Document Type

Master's thesis

Date of Degree

2010

Degree Name

MS (Master of Science)

Department

Industrial Engineering

First Advisor

John D. Lee

Second Advisor

Geb Thomas

Abstract

Reductions in speed and, more critically, speed variability between vehicles are thought to reduce crash risk in work zones. Numerous factors, such as lane width and lateral clearance and activity level, have been shown to influence speed but very little research has considered how multiple factors might interact to affect driver performance in work zones. This study evaluated the effect of work zone barrier type, presence of a lateral buffer, and work zone activity level on measures of speed and lane position. Twelve middle aged and twelve senior subjects drove in a National Advanced Driving Simulator (NADS) MiniSim. The subjects drove faster and with less variability in work zones with concrete barriers. Measures of speed and lane position were more heterogeneous across groups with 42-inch channelizers compared to drums. Speed was reduced and more variable in work areas with a high level of activity than in areas with a low level of activity. On the whole, the presence of a lateral buffer reduced speed variability in the high activity areas but this response was not uniform across all drivers. This research demonstrates that driving simulators can be used to evaluate how work zone factors may interact with one another to affect driver performance for different driver groups. While the results from this study corresponded to observations from actual work zones, the driving simulator must be validated with on-road data before generalizations can be made.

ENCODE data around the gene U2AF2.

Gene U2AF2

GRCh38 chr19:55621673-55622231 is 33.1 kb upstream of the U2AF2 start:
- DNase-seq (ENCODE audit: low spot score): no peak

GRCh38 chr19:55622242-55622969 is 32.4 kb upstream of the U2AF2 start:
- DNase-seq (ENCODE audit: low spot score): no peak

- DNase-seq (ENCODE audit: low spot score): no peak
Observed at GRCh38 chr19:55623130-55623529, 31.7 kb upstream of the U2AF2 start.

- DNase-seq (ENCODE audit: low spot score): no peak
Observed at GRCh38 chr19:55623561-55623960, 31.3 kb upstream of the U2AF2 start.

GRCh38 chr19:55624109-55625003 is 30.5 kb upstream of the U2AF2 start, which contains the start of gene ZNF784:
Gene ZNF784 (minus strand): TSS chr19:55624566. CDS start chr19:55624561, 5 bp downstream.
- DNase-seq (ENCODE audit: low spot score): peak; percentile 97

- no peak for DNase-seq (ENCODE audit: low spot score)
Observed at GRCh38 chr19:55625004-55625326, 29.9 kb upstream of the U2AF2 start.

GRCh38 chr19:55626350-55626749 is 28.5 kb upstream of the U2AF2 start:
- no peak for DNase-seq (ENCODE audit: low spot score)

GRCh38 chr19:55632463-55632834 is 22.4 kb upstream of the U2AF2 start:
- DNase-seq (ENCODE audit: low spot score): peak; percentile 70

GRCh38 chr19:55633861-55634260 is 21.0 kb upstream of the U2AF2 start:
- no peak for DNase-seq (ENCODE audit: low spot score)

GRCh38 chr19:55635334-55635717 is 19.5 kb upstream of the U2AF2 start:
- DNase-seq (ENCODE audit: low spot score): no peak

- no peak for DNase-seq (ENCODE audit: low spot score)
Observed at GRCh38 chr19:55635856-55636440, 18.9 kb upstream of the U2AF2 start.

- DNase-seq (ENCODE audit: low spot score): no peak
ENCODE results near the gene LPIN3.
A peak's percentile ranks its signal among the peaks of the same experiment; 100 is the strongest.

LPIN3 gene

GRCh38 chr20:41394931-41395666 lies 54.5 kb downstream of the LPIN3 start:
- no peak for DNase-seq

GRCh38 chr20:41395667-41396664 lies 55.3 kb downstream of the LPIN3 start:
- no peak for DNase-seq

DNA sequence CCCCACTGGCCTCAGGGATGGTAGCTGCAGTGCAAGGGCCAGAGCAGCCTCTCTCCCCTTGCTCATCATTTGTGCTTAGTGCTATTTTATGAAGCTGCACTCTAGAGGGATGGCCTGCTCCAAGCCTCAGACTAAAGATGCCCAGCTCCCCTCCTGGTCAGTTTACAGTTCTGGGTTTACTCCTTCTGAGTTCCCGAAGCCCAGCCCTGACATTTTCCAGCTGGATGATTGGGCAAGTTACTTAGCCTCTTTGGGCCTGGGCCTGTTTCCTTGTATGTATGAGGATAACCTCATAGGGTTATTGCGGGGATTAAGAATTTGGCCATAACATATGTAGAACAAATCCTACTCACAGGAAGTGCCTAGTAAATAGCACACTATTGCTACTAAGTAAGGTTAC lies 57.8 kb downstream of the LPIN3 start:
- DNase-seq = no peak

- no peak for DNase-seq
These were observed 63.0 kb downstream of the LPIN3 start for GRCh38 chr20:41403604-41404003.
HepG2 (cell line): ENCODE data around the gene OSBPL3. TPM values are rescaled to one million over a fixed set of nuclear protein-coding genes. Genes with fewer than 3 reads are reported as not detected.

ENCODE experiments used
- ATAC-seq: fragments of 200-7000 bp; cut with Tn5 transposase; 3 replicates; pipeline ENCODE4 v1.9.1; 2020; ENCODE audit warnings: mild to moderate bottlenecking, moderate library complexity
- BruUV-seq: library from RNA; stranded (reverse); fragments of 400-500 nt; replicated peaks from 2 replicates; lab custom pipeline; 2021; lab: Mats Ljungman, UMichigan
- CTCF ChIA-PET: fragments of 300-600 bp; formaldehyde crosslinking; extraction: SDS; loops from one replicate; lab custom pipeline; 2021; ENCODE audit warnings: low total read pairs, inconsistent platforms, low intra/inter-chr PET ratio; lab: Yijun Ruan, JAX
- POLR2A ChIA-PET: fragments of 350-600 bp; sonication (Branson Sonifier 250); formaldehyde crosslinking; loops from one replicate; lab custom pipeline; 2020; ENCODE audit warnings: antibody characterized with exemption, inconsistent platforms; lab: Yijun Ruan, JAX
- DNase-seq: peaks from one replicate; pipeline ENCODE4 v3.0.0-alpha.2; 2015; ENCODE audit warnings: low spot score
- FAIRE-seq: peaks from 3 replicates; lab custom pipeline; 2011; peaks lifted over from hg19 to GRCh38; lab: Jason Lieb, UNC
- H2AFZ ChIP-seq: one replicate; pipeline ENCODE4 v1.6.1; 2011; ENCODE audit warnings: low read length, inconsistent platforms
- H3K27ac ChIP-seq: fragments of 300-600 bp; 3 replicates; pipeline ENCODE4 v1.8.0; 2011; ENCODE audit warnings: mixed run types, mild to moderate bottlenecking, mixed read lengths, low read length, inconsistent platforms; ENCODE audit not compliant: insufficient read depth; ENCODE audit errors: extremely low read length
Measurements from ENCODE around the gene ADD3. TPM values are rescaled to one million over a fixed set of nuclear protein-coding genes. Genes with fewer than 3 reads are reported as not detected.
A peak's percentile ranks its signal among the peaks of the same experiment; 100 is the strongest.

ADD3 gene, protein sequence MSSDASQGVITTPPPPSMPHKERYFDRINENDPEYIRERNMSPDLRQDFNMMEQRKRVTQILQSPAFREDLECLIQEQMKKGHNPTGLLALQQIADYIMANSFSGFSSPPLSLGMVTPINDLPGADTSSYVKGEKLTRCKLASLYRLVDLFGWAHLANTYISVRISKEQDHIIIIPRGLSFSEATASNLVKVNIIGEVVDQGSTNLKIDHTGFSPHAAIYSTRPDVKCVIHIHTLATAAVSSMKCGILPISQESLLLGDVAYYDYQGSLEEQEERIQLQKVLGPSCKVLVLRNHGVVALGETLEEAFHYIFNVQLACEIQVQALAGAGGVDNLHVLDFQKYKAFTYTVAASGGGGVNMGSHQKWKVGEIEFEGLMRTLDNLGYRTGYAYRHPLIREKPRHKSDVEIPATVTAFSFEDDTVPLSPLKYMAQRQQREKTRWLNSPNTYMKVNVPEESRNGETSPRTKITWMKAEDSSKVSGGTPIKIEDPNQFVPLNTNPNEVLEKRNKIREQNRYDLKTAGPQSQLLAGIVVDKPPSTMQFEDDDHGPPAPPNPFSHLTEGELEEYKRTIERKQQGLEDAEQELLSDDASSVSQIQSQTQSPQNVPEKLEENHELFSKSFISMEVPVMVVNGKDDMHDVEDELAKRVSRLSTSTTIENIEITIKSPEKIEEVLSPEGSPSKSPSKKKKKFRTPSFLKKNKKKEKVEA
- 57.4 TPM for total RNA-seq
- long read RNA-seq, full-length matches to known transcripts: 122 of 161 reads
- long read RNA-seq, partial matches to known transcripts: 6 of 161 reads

Pages

viii, 62

Bibliography

51-54

Copyright

Copyright 2010 Michelle Lynn Reyes